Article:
24 February 2015 #Employment
There will be a very important international meeting next week, which could impact on UK strike laws in the longer term, dealing with the key question, “ Is there a right to strike?” The meeting, at which representatives of various governments, unions and employers organisations will be attending, including the CBI, will be at the United Nations in Geneva, where the UN agency for labour standards, the International Labour Organisation, meets. Clarkslegal attends the ILO’s annual conference on behalf of the CBI.
This week on 18 February, there was a global day of trade union action defending the right to strike. A concerted campaign, including in the social media, can be expected to keep running.
What happens in other countries?
Roughly half of the member states of the United Nations do make any express legal provision for an individual right to take strike action, including the UK. Although trade unions in the UK have a long history of having legal immunity in calling industrial action, and there is long (some would say proud) history of workers taking strike action in the UK without legal sanction, there is no individual right for workers to take strike action. In the UK, as in many other countries, we leave such matters to our national parliament, legislation and the courts, albeit, importantly, the UK, as other countries have international obligations affecting employment relations, including under UN Convention, which are much less well known and understood. UK law is also subject to the European Convention on Human Rights and the Human Rights Act, which we are more familiar with and the UK government is subject to the rulings of the European Court of Human Rights.
The other half the member states of the UN (who are also members of the ILO), at least 95 in total, make express provision for a right to strike, within their constitutional frameworks. There are then countries where whilst there is no express provision for strike action, their courts have recognised some form of constitutional right to strike based on rights of association and collective bargaining, including Germany, Japan and, only last month, Canada. In other words, the right to strike is inferred. On the other hand, in India and Pakistan, their supreme courts have ruled that the right to form and join unions does not infer a right to strike. The picture worldwide is understandably very varied.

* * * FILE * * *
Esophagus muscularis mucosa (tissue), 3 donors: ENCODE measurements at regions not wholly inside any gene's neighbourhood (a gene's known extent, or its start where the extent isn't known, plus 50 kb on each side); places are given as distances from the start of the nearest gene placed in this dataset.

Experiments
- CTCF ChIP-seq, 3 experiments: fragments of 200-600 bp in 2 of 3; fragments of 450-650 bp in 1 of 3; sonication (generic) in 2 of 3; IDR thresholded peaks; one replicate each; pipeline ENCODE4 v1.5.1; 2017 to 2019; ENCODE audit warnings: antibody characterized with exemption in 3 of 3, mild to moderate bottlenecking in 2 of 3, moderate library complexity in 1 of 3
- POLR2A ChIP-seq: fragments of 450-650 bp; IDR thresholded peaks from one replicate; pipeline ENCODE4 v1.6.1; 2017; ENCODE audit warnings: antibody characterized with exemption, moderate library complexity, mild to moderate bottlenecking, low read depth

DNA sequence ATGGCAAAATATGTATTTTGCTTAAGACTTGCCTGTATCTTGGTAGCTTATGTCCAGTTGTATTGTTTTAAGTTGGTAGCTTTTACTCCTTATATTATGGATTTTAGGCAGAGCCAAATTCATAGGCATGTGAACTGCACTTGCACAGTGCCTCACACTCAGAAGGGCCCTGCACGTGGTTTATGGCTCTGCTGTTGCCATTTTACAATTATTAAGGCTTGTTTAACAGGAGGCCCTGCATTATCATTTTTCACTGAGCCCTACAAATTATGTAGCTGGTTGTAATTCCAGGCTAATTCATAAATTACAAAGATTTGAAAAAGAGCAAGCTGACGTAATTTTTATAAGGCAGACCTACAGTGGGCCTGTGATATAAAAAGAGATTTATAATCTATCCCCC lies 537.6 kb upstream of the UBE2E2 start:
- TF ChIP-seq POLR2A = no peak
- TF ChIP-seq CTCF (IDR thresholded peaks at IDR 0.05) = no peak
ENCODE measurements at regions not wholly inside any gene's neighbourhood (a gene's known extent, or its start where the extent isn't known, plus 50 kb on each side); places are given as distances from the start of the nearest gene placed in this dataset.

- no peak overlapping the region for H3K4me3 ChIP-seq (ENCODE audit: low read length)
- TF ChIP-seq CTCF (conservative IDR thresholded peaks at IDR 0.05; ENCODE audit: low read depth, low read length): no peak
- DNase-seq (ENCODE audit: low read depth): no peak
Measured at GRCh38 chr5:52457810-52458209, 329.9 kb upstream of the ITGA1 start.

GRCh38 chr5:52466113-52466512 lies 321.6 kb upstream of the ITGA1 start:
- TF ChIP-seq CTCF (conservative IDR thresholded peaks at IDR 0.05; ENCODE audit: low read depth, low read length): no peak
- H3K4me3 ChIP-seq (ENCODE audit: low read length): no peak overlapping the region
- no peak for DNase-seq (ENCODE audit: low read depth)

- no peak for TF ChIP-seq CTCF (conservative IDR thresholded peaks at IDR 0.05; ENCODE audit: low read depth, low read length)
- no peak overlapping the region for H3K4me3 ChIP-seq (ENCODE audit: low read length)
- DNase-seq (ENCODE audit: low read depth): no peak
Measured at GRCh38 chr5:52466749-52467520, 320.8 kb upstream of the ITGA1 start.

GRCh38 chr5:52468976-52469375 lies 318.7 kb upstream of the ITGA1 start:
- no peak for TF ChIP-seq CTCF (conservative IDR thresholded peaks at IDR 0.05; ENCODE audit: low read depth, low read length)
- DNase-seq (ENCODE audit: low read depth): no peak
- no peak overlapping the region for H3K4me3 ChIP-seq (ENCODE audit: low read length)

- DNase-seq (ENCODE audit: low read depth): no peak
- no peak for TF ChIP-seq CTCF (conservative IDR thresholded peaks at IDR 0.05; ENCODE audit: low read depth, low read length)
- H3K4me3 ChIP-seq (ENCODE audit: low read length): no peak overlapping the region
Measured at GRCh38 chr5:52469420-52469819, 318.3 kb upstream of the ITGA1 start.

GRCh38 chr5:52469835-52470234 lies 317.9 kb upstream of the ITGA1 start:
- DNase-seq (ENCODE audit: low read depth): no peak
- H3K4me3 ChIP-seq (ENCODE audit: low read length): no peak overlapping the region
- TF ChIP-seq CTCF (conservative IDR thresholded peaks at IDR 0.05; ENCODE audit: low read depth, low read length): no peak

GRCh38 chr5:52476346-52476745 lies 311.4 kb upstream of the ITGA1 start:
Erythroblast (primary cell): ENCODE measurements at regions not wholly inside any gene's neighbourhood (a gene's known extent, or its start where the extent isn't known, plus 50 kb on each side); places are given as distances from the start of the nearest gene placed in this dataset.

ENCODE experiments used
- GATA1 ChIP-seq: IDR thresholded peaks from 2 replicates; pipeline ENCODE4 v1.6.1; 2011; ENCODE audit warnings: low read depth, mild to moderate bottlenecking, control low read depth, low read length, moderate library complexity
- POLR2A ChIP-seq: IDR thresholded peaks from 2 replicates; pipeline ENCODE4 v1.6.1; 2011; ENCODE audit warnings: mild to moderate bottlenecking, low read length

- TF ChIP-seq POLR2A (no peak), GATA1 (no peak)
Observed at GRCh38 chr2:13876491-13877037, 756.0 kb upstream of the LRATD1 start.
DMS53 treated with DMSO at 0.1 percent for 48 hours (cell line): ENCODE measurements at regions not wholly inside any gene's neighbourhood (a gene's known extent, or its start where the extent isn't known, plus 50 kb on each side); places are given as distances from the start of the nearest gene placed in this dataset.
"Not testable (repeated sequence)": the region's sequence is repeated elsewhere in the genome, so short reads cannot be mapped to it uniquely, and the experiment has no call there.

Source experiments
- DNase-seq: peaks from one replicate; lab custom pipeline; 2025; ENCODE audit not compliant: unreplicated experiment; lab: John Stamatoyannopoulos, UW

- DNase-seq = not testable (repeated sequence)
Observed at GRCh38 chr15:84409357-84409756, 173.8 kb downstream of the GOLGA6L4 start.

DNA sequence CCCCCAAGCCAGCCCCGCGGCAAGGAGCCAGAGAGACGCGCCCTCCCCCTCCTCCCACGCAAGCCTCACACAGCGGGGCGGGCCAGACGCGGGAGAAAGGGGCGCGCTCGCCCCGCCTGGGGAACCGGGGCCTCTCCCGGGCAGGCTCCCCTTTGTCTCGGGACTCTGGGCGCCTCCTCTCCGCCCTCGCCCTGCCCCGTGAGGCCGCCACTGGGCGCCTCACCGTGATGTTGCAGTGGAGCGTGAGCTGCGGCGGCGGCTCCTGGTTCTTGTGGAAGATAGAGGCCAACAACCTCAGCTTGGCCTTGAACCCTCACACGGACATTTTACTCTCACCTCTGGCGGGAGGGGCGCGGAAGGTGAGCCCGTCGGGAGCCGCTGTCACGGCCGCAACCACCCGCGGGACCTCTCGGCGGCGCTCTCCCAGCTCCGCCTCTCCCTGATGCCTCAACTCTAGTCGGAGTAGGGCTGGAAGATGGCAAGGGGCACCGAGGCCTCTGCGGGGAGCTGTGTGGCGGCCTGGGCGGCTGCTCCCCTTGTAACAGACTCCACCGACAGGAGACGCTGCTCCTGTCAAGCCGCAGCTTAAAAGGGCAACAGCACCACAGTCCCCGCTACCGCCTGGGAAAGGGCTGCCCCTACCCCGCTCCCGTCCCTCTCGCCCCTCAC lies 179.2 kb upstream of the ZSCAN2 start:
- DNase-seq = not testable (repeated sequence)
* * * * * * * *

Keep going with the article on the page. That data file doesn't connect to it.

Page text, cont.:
The current argument between unions and employers at international level stems from the fact that there is no UN labour convention that makes any express reference whatsoever to a right to strike. The question is whether the right to strike can be inferred from what is ILO convention 87 and which came into being in 1948, just after the war, concerning the rights to join a trade union and for workers to organise their activities.
The tripartite meeting next week will report back to the Governing Body of the ILO next month. The question for the ILO is should the whole issue of the right to strike and ILO Convention 87 be referred to the International Court of Justice , the judicial body of the UN, for an urgent ruling on the matter or should, as the employers say (including the CBI), the matter be resolved internally by the ILO between the various governments, workers groups and employer’s groups.
The meeting next week will bring together participants from 32 governments of ILO member states, 16 employer participants (including the CBI) and 16 worker participants nominated by the Employers’ group and the Workers’ group of the Governing Body respectively, as well as observers from the three groups.
The unions/workers want the matter referred to the International Court of Justice. It is extremely rare for the ICJ to get involved in interpreting ILO conventions.
Whatever the outcome, the International Organisation of Employers is opposed to national laws on strike action, which vary hugely on complex matters such as secondary industrial action, strike ballots, strike action by essential services and even the meaning of industrial action itself being subject to matters of deep interpretation of a 1948 international convention by legal experts appointed by the ILO, where there is no express reference to any right to strike or what that should mean.